List Headline Image
Updated by Jessica E. Claudio, DVM on Mar 27, 2015
Headline for 6 Tips for Safely Getting your Ill Bird to the Veterinarian
6 items   2 followers   0 votes   31 views

6 Tips for Safely Getting your Ill Bird to the Veterinarian

Is your bird having seizures? It is #EpilepsyAwarenessDay and the following list is to help prepare you for an #Epilepsy emergency with your bird. Please wear purple to celebrate the lives of those among us who are living with epilepsy today.


Place your bird in a quiet dark box and take immediately to a veterinarian.

This means try not to listen to the radio on the way over. Though this may be difficult when you are worried about Alfred, try to realize if you are speaking loudly. Quiet your tone for the sake of your feathery friend. Make sure your bird is not seeing daylight and cars passing by on the way there. The excitement may be too much to handle for the already stressed out bird.


Keep your handling of the bird to a minimum.

Keep your handling of the bird to a minimum, because in excess you will easily stress the bird out leading to shock and possibly death.

Birds are very easily stressed in general. In my opinion, when working with wildlife, wild birds with broken legs and wings are by far the worst patients. They were so easily stressed that you sometimes needed to put the bird back in the quiet dark box throughout your examination to avoid the bird dying from shock. When a bird is feeling ill it does a very good job hiding the signs. It makes sense, because when you are a prey animal you cannot show weakness. This means that if a bird is showing signs, the disease process may be fairly far along. Since birds are so easily stressed, on top of whatever disease condition that they have, it makes sense that their little hearts cannot handle much more.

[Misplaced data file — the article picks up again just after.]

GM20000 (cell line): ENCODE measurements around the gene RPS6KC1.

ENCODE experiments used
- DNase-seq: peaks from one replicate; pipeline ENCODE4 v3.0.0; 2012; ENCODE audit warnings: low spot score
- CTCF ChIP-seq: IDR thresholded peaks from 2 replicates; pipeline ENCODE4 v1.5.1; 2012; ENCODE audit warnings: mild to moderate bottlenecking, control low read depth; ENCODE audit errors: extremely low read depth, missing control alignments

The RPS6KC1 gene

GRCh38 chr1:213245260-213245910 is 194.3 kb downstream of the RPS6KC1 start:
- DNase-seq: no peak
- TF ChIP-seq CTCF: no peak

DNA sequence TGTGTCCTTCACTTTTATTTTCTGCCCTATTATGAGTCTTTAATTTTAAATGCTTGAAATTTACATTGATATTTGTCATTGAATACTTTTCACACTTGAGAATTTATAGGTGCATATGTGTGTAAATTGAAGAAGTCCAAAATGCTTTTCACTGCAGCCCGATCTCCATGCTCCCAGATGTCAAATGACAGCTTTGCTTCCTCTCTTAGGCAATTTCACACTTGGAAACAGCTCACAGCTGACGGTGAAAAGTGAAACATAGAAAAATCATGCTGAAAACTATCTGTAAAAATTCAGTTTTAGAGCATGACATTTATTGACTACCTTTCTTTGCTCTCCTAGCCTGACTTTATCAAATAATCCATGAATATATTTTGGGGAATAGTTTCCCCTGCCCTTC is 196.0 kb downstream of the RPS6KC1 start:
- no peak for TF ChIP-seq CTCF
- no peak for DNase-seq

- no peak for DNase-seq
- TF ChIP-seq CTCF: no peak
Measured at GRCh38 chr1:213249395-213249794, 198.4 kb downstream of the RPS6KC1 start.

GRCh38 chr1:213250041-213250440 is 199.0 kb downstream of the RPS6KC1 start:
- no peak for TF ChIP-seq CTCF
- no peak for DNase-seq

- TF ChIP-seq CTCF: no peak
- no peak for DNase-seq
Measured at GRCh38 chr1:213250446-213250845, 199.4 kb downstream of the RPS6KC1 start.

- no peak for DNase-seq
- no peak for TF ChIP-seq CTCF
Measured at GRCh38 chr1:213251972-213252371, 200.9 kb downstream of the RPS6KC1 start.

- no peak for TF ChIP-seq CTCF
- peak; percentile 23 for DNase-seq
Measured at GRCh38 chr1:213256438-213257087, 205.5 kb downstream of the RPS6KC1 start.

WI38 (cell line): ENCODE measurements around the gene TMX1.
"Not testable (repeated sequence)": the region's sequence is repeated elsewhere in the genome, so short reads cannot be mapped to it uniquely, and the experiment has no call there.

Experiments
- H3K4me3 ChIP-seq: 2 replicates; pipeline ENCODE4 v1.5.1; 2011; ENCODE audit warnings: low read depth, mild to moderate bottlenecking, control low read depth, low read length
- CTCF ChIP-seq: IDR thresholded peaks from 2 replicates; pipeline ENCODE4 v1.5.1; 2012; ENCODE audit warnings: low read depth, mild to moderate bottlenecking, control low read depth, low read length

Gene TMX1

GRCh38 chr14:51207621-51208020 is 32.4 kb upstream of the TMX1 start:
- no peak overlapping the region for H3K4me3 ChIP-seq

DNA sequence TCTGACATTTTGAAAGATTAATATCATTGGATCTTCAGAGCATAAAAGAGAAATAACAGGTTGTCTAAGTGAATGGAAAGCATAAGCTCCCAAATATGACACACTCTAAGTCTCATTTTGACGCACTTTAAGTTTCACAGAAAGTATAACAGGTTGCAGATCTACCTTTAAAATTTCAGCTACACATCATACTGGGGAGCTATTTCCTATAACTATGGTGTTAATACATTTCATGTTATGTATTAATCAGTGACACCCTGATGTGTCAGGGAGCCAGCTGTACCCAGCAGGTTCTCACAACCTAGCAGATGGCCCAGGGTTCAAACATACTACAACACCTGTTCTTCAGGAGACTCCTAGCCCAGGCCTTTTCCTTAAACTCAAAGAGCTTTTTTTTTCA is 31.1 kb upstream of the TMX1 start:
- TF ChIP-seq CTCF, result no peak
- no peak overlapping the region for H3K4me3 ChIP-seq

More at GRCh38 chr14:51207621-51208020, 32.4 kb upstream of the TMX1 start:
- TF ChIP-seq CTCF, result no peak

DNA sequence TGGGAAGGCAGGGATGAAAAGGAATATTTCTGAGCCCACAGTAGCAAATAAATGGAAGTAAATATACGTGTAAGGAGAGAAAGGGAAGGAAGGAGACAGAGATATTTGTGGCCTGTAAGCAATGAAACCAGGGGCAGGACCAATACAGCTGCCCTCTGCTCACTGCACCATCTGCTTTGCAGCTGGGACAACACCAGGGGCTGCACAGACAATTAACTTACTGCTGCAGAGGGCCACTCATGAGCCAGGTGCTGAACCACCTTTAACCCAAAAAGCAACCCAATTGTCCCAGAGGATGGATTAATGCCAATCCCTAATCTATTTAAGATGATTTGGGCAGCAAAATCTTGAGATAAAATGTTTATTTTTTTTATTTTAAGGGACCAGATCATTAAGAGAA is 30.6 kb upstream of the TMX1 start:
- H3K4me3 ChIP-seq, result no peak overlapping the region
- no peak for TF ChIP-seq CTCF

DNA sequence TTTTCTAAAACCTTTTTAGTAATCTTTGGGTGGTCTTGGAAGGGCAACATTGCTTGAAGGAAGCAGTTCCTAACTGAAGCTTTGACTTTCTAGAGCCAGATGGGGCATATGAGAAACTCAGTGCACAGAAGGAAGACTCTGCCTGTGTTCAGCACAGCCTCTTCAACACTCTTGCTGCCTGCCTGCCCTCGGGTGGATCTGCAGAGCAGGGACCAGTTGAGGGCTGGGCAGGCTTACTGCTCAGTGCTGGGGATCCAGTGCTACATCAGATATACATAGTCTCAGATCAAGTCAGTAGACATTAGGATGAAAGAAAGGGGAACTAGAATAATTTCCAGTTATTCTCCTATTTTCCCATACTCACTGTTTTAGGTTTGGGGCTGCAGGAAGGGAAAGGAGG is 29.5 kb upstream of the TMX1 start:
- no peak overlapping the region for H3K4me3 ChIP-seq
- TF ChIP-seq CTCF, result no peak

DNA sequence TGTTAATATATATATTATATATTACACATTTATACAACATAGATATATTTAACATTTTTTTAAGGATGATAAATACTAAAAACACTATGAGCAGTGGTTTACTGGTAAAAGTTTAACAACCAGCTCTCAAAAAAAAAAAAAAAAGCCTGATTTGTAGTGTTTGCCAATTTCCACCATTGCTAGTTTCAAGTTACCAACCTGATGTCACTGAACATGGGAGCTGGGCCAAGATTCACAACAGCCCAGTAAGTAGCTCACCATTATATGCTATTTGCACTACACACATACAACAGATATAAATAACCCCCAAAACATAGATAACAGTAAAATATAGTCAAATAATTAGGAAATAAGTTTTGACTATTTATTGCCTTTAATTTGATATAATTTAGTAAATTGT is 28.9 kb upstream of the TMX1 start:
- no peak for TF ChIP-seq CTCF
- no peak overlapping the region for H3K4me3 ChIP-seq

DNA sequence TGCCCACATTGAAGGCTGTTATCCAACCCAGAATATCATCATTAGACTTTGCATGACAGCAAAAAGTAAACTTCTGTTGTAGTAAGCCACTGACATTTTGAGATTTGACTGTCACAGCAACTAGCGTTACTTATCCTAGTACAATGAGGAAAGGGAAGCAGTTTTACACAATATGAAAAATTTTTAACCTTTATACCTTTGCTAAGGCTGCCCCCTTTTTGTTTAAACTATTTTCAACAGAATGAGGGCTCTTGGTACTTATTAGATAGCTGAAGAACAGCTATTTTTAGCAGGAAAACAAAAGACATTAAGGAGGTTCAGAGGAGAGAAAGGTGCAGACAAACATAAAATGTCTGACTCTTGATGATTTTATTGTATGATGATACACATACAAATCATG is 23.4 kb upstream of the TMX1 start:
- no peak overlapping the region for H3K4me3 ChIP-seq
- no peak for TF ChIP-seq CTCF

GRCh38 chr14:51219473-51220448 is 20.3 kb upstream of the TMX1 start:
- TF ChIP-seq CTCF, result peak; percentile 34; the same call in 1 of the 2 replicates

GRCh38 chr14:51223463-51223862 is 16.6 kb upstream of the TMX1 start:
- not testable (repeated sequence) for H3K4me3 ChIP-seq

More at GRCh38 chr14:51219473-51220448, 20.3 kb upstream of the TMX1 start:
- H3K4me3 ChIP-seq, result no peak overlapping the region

Be a pet detective.

As you are getting ready to hit the road for the avian veterinarian, try to notice what was near and around your birds cage that may be abnormal, or even just snap a few photos on your camera phone.
Does the metal on the bird cage appear to be chipping in an area that you did not notice before? Did this happen shortly after a feeding time? Did this occur after he was eating a new food or playing with a new toy? Does the poop in the cage look normal? The better detective you can be for your pet, the better report you can give your veterinarian. This may lead to a quicker diagnosis and help Alfred to get better faster. Do not dawdle. If you have a camera phone just snap a picture or two of the cage and the contents of the cage to show the veterinarian. An abnormality may stick out quicker to a veterinarian who has worked on various cases like this one.


Check your bird's food and water.

Make sure he always has access to water and check to see if he has been eating.

Remember to have water on hand at all times for Alfred. Birds that are ill get dehydrated quickly. This makes sense because the body size of a bird is pretty small. If a bird has diarrhea or is vomiting the fluids are quickly moving through the sick little body of the animal. Look at his food dish before you go and take notice if he has been skipping meals. Tell your veterinarian if you are concerned about your bird’s appetite or hydration status.


When you are moving Alfred to a box, make sure the box or carrier is warm.

Body heat is lost quickly in an ill bird. Do not take him to the veterinarian’s office in a damp, cold box from the drafty attic. This would not help him feel any better. Make sure you have a heating pad set on low to set the box on while you are preparing to head out. Make sure the cord cannot be chewed by Alfred. Use an aquarium thermometer inside the cage out of reach from the bird to regulate the temperature. Make sure the temperature is between 80-85 degrees Fahrenheit and keep that box humid.


Have an emergency kit on hand

Transport box, heating pad, thermometer, towel. For emergency purposes a transport box should be kept close to Alfred from the moment you get him. Have a towel on hand to cover the carrier to keep in the heat and keep it dark inside the carrier. Manage and regulate the temperature inside that carrier. That early preparation can save a bird’s life.